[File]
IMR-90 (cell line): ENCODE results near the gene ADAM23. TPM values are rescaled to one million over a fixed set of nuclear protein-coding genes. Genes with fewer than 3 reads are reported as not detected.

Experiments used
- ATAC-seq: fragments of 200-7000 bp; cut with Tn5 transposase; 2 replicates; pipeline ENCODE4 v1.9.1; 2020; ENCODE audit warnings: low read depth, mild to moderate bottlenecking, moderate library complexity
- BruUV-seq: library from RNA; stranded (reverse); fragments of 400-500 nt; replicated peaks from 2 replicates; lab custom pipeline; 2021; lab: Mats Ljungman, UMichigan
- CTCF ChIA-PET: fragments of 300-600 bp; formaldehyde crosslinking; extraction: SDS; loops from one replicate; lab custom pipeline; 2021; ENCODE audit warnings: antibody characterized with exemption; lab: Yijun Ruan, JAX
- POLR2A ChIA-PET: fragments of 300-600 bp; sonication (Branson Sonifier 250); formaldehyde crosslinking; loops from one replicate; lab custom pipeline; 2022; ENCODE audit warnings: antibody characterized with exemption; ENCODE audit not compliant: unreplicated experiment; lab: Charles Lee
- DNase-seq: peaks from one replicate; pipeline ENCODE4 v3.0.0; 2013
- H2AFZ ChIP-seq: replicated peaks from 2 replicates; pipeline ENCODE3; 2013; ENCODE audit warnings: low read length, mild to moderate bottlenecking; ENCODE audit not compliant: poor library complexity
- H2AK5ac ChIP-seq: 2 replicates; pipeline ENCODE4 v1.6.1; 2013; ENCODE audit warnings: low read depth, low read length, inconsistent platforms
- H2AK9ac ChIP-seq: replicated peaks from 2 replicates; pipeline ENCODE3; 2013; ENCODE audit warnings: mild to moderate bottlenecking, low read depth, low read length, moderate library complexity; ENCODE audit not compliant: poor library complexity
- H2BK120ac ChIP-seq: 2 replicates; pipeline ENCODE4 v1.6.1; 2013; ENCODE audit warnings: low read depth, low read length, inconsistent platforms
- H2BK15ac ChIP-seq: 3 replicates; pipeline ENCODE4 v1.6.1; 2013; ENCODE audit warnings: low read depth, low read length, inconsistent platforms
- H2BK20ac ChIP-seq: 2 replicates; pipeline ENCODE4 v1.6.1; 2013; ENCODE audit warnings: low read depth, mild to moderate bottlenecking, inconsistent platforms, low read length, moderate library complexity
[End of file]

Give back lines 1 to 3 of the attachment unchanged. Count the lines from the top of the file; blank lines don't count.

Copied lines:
IMR-90 (cell line): ENCODE results near the gene ADAM23. TPM values are rescaled to one million over a fixed set of nuclear protein-coding genes. Genes with fewer than 3 reads are reported as not detected.

Experiments used
- ATAC-seq: fragments of 200-7000 bp; cut with Tn5 transposase; 2 replicates; pipeline ENCODE4 v1.9.1; 2020; ENCODE audit warnings: low read depth, mild to moderate bottlenecking, moderate library complexity